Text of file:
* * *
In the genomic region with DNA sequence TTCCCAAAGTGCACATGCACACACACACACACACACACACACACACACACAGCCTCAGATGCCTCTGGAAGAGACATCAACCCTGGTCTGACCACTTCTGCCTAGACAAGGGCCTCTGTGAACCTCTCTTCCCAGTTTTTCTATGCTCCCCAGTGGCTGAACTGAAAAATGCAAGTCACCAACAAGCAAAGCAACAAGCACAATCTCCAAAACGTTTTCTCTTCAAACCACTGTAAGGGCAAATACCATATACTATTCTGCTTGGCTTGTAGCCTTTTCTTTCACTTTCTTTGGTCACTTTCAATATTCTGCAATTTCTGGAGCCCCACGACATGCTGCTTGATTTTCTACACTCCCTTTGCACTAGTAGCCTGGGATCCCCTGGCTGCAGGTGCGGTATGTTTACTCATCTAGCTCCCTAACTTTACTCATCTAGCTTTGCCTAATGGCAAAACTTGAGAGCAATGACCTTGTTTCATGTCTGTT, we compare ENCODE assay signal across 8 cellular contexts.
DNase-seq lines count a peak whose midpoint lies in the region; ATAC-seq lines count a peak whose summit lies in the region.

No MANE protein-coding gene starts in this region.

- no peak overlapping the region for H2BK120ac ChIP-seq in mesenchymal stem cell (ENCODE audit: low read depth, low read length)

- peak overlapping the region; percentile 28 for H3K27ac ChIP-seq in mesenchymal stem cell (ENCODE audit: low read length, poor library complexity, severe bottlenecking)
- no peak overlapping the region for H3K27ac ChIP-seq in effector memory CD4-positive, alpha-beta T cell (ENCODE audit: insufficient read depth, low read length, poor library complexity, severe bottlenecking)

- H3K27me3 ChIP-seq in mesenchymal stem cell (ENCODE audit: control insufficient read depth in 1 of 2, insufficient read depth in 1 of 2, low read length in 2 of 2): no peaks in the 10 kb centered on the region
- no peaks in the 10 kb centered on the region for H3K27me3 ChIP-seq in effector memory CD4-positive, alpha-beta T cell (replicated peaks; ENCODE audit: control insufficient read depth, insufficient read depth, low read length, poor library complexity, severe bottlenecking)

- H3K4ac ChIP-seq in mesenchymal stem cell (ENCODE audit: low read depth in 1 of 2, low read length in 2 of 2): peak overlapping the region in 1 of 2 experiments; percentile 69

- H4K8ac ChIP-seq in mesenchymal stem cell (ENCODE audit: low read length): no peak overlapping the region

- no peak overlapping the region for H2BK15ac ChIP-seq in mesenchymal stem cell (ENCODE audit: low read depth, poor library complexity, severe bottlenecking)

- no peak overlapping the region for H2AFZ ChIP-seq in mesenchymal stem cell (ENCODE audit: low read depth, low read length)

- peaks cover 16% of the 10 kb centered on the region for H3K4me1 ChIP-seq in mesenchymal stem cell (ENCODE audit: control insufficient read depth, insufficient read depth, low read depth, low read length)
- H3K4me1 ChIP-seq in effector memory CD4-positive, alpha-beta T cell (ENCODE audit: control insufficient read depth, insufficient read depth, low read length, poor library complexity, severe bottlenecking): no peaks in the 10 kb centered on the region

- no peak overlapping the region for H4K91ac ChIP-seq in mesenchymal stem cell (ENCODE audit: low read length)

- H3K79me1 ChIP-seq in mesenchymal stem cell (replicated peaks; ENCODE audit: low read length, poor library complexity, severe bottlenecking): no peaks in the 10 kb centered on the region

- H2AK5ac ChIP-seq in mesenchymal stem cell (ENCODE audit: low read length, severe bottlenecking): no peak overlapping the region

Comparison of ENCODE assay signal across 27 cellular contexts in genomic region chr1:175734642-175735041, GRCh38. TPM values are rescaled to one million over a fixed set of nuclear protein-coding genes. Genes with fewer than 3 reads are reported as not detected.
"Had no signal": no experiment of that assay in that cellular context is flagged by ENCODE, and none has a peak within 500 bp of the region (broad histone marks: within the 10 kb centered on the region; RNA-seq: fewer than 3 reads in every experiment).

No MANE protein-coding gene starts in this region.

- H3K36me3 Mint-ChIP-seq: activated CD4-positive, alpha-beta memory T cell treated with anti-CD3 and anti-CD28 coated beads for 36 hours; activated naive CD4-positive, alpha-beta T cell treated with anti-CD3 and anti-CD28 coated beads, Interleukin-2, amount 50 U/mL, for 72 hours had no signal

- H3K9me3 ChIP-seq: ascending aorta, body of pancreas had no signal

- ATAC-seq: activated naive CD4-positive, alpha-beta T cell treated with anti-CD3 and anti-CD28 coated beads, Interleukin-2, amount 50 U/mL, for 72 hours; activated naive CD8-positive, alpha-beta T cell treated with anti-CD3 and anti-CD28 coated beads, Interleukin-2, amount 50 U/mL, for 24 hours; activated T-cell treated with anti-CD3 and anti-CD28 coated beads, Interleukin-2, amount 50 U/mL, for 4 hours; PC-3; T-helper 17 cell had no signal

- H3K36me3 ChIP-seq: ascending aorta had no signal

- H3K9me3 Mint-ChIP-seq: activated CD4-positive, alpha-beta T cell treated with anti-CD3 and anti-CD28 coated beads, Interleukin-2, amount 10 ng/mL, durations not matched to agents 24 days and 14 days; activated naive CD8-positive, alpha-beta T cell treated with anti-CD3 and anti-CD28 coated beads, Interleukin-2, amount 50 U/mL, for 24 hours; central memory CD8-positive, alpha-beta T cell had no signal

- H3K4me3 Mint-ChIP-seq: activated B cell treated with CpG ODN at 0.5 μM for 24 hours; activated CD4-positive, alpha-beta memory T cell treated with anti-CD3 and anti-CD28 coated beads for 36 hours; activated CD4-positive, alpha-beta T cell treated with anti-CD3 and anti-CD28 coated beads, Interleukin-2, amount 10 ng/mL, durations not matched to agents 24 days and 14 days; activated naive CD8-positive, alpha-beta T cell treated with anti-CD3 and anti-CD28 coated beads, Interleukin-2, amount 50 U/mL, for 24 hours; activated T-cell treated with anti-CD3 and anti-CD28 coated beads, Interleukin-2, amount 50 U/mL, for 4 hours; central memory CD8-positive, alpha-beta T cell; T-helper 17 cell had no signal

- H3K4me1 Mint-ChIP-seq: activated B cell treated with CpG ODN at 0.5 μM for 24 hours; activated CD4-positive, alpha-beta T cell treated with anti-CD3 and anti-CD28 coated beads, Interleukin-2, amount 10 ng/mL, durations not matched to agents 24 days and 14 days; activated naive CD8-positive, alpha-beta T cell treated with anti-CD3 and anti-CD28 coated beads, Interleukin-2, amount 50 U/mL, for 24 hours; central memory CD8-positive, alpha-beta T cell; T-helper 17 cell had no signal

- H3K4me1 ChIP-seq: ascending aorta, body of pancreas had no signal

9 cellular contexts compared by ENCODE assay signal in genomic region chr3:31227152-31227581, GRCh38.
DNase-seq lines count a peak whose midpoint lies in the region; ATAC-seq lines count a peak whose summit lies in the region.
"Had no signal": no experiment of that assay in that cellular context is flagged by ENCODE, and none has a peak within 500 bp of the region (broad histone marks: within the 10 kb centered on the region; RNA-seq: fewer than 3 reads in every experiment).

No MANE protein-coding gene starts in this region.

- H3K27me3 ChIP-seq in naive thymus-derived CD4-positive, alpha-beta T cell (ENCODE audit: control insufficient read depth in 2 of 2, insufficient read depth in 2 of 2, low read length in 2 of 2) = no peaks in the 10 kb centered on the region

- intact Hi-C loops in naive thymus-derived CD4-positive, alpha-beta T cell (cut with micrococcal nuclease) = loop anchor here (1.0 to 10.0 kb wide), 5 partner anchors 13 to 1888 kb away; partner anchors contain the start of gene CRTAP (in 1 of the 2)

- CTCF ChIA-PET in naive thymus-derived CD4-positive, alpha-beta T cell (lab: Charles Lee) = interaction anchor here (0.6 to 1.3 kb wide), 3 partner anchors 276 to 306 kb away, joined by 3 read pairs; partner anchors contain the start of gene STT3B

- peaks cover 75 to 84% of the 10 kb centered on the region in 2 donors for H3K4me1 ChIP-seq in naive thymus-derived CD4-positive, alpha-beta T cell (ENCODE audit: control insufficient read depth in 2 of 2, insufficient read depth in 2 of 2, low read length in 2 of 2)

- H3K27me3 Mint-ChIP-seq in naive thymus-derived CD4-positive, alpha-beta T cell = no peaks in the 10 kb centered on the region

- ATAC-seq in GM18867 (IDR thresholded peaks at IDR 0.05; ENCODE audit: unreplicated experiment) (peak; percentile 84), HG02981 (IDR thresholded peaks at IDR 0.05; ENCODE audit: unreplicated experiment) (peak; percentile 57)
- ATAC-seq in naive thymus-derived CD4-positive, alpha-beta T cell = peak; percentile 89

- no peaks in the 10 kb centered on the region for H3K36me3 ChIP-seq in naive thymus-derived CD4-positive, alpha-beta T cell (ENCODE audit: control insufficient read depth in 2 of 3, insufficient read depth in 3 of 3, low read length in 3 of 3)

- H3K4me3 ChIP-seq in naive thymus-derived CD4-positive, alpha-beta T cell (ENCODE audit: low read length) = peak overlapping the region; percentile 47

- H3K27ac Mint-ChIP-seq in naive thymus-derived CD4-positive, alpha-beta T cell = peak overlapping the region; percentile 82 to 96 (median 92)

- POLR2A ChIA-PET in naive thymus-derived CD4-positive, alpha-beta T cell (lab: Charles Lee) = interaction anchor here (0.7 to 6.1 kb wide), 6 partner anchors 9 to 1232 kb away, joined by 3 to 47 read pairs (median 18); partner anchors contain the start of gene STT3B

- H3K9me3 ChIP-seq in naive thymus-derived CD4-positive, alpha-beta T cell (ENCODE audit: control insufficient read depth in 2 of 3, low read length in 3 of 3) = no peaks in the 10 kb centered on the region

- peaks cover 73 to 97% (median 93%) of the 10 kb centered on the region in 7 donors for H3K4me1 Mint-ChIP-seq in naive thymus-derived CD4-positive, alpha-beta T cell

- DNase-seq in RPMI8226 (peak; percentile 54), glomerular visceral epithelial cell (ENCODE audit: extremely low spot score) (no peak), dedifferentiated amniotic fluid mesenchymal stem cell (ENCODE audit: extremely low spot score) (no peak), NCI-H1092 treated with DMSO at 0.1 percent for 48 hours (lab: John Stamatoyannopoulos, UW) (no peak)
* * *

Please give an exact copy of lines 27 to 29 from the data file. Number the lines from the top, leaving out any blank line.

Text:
- H3K4me1 Mint-ChIP-seq: activated B cell treated with CpG ODN at 0.5 μM for 24 hours; activated CD4-positive, alpha-beta T cell treated with anti-CD3 and anti-CD28 coated beads, Interleukin-2, amount 10 ng/mL, durations not matched to agents 24 days and 14 days; activated naive CD8-positive, alpha-beta T cell treated with anti-CD3 and anti-CD28 coated beads, Interleukin-2, amount 50 U/mL, for 24 hours; central memory CD8-positive, alpha-beta T cell; T-helper 17 cell had no signal

- H3K4me1 ChIP-seq: ascending aorta, body of pancreas had no signal

9 cellular contexts compared by ENCODE assay signal in genomic region chr3:31227152-31227581, GRCh38.